Back in 1998, Cedar Park adopted a comprehensive plan that set aside 42 acres of land along Highway 183 for a mixed-use, village-like town center. They imagined something like this:
The plan called for the city hall to be built there to anchor the town center and for the rest to be filled in with apartments and boutique shops. But in 2007 the city voters turned down a tax hike to build the city hall there, settling on a cheaper location that had existing buildings.
The plan was approved in 2001 and has been updated since, but the large tract of land lies fallow. D.R. Horton owns the tract and has been seeking PUD zoning that would allow it to break from the boutique-shop plan and build something more like a generic shopping center. This upset a bunch of the people who bought near the tract on the assumption that it would be a new-urbanist village. Their protests have evidently worked, for now, because D.R. Horton has taken down its rezoning application.
I don't blame the folks for wanting a quaint, urbanist town center. But, honestly, the kind of thing they want is really an urban kind of thing, and is very hard to grow in a cow pasture.
Here's the economics:
There are no buildings in the town center today. Everything must be built from scratch. That means the retail must be built from scratch. And new retail space in a mixed-use village is just as expensive, if not more expensive, to build as retail bays in a new shopping center.
No one's going to build that retail space unless they get the rents to make it worth their while. And in order for the small shops they have in mind to generate the necessary rents, there must be a lot of traffic. The kind of traffic this area will never generate on its own -- there are no significant job centers nearby, and there is no chance that the center will develop the residential density that could sustain a retail district by itself. The town center doesn't even sit astride a major arterial, so drive-by traffic is out.
There's simply nothing to generate the kind of traffic retail would need to pay the rents to justify the construction cost . . . unless they were to build a lot of retail, with anchors to ensure a steady stream of traffic, and a lot of parking for all those cars. But that's a shopping center, not a town center.
And, in fact, while the "town center" has sat, forlorn and vacant, on the west side of Highway 183, a nice, new shopping center has been built directly to the east:
All that parking is incompatible with an urban village, of course. And that's the challenge: to build a mixed-use town center in a greenfield on the edge of town, you must solve parking. Unless you do, you won't get retail.
One way to reduce the need for parking is to subsidize the retail rents in the town center. In many vertical mixed use projects, residents subsidize the ground floor retail. But people won't pay that kind of premium for housing in Cedar Park.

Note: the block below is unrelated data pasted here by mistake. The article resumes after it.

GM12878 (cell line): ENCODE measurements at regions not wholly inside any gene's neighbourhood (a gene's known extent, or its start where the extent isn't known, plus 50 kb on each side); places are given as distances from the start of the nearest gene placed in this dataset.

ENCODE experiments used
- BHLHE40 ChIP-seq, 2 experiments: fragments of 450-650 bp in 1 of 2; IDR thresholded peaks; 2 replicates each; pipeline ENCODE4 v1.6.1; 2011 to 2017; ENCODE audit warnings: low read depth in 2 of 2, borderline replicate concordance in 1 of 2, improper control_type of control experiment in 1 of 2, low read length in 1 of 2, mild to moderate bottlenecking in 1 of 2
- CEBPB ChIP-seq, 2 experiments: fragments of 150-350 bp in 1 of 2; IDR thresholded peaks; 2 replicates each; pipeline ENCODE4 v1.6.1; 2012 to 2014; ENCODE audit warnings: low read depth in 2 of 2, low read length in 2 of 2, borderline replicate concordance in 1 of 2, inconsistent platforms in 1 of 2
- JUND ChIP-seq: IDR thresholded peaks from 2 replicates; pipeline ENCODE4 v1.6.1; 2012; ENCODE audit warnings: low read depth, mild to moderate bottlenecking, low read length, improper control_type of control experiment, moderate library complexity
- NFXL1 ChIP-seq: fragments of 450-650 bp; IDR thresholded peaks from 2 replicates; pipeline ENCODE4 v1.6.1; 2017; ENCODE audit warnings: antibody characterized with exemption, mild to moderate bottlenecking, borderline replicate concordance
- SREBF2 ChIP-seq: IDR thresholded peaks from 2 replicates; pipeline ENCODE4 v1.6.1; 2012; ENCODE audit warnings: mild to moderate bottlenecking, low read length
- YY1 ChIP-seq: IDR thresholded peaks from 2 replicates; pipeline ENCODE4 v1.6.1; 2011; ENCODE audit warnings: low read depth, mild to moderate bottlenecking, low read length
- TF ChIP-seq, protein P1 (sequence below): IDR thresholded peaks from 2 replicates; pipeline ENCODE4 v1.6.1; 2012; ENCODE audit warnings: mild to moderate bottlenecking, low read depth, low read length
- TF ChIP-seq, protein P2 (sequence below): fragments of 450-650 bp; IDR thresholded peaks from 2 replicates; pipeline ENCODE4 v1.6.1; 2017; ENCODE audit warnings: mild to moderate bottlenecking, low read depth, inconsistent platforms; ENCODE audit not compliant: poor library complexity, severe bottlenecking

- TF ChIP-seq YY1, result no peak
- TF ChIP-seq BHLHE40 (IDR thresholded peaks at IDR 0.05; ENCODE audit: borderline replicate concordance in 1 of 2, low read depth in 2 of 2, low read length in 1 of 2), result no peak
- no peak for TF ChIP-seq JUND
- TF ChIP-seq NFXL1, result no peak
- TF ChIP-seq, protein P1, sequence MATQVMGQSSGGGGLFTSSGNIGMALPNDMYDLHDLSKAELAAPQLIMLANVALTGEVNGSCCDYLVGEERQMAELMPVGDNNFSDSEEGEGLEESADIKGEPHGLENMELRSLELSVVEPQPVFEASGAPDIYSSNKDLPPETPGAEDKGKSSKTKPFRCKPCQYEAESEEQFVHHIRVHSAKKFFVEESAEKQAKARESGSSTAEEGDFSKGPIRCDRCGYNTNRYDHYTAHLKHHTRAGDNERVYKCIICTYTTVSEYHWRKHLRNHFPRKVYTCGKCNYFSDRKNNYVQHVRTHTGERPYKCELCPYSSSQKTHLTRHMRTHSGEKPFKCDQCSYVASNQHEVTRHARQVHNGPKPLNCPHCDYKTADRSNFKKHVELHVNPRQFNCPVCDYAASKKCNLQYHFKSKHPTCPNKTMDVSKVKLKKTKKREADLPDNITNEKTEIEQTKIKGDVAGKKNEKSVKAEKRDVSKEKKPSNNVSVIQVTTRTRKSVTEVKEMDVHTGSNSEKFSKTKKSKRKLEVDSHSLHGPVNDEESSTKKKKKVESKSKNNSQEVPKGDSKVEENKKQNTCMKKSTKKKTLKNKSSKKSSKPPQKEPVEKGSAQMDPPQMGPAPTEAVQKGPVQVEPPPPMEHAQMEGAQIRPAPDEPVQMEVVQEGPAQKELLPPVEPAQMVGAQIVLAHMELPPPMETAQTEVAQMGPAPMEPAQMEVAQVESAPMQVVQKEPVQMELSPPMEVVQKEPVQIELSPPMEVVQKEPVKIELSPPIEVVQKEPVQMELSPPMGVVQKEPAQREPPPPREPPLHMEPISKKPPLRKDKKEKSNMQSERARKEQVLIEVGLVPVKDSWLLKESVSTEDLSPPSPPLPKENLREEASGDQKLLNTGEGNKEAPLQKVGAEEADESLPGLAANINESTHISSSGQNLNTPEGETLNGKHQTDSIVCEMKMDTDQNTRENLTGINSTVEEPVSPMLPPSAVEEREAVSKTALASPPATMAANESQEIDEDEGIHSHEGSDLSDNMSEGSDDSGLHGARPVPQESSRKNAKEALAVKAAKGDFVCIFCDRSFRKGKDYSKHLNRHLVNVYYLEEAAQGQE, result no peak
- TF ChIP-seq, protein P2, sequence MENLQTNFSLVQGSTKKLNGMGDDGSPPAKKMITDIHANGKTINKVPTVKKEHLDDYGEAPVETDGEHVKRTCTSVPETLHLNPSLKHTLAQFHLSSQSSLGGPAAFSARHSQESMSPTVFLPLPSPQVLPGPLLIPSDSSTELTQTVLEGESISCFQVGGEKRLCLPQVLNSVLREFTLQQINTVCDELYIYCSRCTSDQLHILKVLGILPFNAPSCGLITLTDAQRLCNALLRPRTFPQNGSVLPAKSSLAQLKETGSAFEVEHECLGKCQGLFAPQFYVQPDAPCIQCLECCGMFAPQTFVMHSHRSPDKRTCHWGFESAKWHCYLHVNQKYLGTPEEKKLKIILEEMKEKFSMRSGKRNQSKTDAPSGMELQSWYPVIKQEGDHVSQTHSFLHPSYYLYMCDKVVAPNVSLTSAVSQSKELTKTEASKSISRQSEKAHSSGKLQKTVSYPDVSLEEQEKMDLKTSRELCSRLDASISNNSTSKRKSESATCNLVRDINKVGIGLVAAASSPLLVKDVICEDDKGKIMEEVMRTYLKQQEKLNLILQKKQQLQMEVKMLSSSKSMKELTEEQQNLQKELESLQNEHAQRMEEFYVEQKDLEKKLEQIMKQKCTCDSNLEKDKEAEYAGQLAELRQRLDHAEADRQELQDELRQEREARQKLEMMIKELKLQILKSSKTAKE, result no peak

Another possibility is to build a lot of structured parking. But the parking structure has to be publicly subsdized, because otherwise the shopping center would earn a lower return than all the shopping centers that simply build surface parking. Let's see . . a compact, suburban shopping center, mixed with condos and housing, backed by structured parking. We know what that looks like. That's the Domain, a mixed-use village, heavy on the high-end retail, with expensive structured garages subsidized by the city of Austin. The Domain barely survived a referendum by Austin voters to kill the subsidy a couple of years ago. If the residents of Cedar Park aren't willing to tax themselves to build themselves a fancy city hall, they're certainly not going to tax themselves to build structured parking for a mixed-use shopping center.
These aren't the only ways to handle the problem. But it's just a cold fact that greenfield mixed-used retail is very hard to pull off. Mueller has a lot more going for it, both in terms of resources and local population density and employment, and its town center still has not broken ground.
The take away should be that places that support a compact, walkable, mix of housing, retail and offices -- i.e., urban places -- are actually pretty special. There are just a few such places in the sprawling Austin metropolitan area. They are places with either high employment density (downtown) or high residential density (UT/West University), or places that grew up organically along busy commercial arterials (South Congress and Guadalupe). Some of Austin's older neighborhoods are blessed with a sort of small-bore urbanism -- little clusters of old stores and restaurants that no one got around to tearing down.
Not everyone likes that. But given their scarcity, it makes a lot of sense to let the few urban places in town be urban, and to make room for the people who do like that kind of thing. There are plenty of neighborhoods in the Austin metropolitan area with no traffic or street parking or noise or bustle. Most of Austin's neighborhoods are like that, in fact. It's a waste to force that model onto the neighborhoods that have the natural ingredients for urbanism.